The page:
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A small gathering of about two dozen University students, staff, and community members convened for a unique, meditative experience in Frist 114 the afternoon of Nov. 27.

The meeting, led by James Lawer, was an explanation of ancient practices and stances as well as the physiology behind them. After an explanation, Lawer led the group for about half an hour in their own “stance experience.”

“It’s a very old tradition in the human communities, and it seems to be that our human bodies are designed to go into [a] trance,” said Lawer. “It’s all normal.”

Lawer has graduate degrees in theatre and divinity. He spent many years of hospice work with HIV/AIDS patients, and afterwards devoted himself to teaching himself and other indigenous traditions of North, Central, and South America, as well as the Druid traditions of Great Britain. 

Lawer explained that different physical stances had different mental effects. He cited several different example of druidic and indigenous stances, like the “Lion Man Stance” which left users confident and feeling energized, and the “Underworld” stance, leaving participants concerned and a few even with headaches.

“The brainwaves change,” he continued, “We tend to think in ordinary framework in beta waves, but in trance and meditation states ... your brainwaves slow down and go into theta states. It sits right at the border between deep sleep and access to memories and dreams and the state at which you’re awake.”

Lawer’s process began with him singing a hymn to each cardinal direction, one upward, and then one downward. Afterwards, Lawer and his participants closed their eyes and breathed for five minutes before beginning the stance. The stance, in which participants stand with feet six inches apart, bent knees, cupped hands next to their hips, and mouths slightly open, was held for fifteen minutes while Lawer shook a rattle. After that time, Lawer slowly brought his rattle to a stop, told participants to take one last, deep breath, and then sit down.

“I use the rattle to stimulate the nervous system,” explained Lawer. “A number of things happen. When I rattle, I rattle at 210 to 220 beats per minute, at which the nervous system is stimulated and the body starts going into trance.”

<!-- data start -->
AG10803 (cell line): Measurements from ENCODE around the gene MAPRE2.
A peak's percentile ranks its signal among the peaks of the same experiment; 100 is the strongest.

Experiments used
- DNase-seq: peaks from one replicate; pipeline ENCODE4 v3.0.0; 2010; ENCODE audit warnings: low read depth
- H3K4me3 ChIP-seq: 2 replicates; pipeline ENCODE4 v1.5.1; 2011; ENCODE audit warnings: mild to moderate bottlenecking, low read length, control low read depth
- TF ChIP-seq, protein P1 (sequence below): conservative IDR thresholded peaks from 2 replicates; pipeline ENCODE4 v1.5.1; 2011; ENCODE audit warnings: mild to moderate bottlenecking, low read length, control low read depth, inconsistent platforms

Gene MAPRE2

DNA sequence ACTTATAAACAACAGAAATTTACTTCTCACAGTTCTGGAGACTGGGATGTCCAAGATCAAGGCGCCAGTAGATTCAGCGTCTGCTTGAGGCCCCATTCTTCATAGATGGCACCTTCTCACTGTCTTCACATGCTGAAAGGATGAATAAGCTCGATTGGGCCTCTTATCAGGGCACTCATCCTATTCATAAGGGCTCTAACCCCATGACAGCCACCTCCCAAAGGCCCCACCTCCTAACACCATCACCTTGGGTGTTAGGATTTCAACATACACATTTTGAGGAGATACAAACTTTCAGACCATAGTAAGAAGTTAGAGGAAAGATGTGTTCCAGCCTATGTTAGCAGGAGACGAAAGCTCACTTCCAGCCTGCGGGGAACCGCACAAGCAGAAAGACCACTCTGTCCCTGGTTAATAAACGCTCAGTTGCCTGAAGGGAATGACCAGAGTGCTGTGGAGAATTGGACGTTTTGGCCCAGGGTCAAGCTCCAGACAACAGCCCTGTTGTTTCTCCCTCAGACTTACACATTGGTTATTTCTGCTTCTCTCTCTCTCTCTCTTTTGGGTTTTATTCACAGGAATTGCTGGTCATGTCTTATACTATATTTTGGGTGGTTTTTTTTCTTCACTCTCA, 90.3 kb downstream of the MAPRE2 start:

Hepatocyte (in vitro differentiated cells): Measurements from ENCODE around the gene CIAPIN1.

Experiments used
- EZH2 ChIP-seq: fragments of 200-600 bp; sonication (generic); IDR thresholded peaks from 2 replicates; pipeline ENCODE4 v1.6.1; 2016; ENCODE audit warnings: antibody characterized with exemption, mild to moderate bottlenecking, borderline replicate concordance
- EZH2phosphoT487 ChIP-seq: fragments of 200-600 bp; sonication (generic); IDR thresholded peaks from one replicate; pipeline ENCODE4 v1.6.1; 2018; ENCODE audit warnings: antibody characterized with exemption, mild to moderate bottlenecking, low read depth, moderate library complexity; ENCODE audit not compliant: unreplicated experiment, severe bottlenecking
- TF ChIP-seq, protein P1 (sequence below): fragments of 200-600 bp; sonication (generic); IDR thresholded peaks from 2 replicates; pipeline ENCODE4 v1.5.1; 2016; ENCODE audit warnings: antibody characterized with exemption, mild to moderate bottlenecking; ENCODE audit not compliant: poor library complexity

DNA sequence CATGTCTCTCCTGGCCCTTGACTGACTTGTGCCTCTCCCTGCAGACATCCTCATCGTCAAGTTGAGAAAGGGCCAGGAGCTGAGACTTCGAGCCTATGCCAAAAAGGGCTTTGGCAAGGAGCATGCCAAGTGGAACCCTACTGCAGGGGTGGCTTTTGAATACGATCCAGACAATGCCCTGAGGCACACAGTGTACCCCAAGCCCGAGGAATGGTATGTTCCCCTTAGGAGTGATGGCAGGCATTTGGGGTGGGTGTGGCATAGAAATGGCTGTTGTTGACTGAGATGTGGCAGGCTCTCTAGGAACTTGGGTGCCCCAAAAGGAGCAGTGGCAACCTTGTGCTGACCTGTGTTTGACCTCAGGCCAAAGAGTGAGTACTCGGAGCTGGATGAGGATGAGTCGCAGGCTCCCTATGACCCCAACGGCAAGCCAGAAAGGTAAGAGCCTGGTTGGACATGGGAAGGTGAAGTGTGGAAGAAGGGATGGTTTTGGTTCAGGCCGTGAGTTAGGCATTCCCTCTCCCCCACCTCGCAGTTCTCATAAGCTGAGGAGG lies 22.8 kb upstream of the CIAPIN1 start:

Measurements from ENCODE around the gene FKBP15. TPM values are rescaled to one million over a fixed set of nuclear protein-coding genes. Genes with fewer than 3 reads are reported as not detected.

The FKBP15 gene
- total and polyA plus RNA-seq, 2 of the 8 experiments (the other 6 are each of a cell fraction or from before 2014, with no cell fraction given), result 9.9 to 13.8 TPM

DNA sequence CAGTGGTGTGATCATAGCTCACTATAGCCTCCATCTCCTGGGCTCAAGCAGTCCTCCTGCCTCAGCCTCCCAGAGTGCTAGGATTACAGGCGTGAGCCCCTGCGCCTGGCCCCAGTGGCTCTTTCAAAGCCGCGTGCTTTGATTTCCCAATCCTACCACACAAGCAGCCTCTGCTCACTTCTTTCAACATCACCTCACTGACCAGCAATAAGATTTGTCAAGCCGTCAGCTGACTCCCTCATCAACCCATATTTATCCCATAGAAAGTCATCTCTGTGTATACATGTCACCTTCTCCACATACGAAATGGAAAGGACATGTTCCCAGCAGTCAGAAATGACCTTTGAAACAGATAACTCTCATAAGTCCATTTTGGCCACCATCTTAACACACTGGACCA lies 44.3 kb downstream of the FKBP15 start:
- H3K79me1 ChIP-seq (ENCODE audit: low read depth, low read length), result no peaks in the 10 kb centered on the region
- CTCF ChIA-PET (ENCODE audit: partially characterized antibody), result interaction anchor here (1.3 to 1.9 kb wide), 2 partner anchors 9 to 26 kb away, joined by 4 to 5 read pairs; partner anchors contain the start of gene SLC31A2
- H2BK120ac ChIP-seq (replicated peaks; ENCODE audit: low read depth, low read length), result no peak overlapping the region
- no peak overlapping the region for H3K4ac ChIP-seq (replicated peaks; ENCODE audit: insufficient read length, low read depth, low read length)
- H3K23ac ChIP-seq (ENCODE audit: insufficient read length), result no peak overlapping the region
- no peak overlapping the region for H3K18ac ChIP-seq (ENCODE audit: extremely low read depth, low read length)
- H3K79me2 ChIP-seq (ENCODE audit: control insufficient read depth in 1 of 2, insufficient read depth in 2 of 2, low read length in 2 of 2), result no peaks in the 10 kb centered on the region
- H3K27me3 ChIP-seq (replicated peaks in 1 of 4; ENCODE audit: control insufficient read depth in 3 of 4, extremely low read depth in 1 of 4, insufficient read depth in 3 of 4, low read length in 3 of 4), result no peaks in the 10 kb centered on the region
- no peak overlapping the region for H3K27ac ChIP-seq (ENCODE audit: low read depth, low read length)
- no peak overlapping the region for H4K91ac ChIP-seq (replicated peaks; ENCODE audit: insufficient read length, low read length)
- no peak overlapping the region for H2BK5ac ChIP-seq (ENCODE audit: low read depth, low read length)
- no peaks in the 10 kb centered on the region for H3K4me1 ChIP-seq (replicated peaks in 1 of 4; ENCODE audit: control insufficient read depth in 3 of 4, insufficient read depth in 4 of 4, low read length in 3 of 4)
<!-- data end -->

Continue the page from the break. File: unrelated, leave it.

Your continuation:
The stance he led them in he later revealed was called “The Feathered Snake Stance,” meant to symbolize a process of death and rebirth. He explained that the purpose of the rattle beyond a nervous stimulator was to create a sort of mental stability, a sound to come back to if a participant lost focus. Lawer distinguished trance states from hypnotism, saying that the former was externally caused while the later was an internal choice.

“People report visionary states, prophecies, and deal with many personal issues as well,” said Lawer. “Many people experience heart rate going up and blood pressure drops. This is sometimes known as a Shamanic Death state … but that normalizes right away.

Lawer also explained some of the history behind the stance, saying it was first seen in cave paintings from 5000 B.C. in Siberia, and shortly thereafter in Central Yugoslavia and some similar stances in Eastern Peru. In 500 B.C., the stance was also found in copper cutouts in the Ganges Valley.

Reactions to the experience were mixed. One participant described feeling “severe anxiety” in the initial stages of her trance. Another claimed to see visions of a wooded clearing, while another explained his experience of feeling unstable, as if he was on a subway train. One other member claimed to experience memories of times in the early 1990s that he had not thought of in a long time. Many members, however, were amore skeptical, feeling as if the experience left them relatively unaffected.

Lawer is on the board of directors at the Cuyamungue Institute, an organization dedicated to education in physical postures that transform consciousness. He is a faculty member and mentor at the California Institute of Integral Studies CPTR program, an advisory board member for the Center for Optimal Living Psychedelic Integration Program, and a founder and teacher of the Druid College, teaching direct experiences of nature in New York and Maine.  

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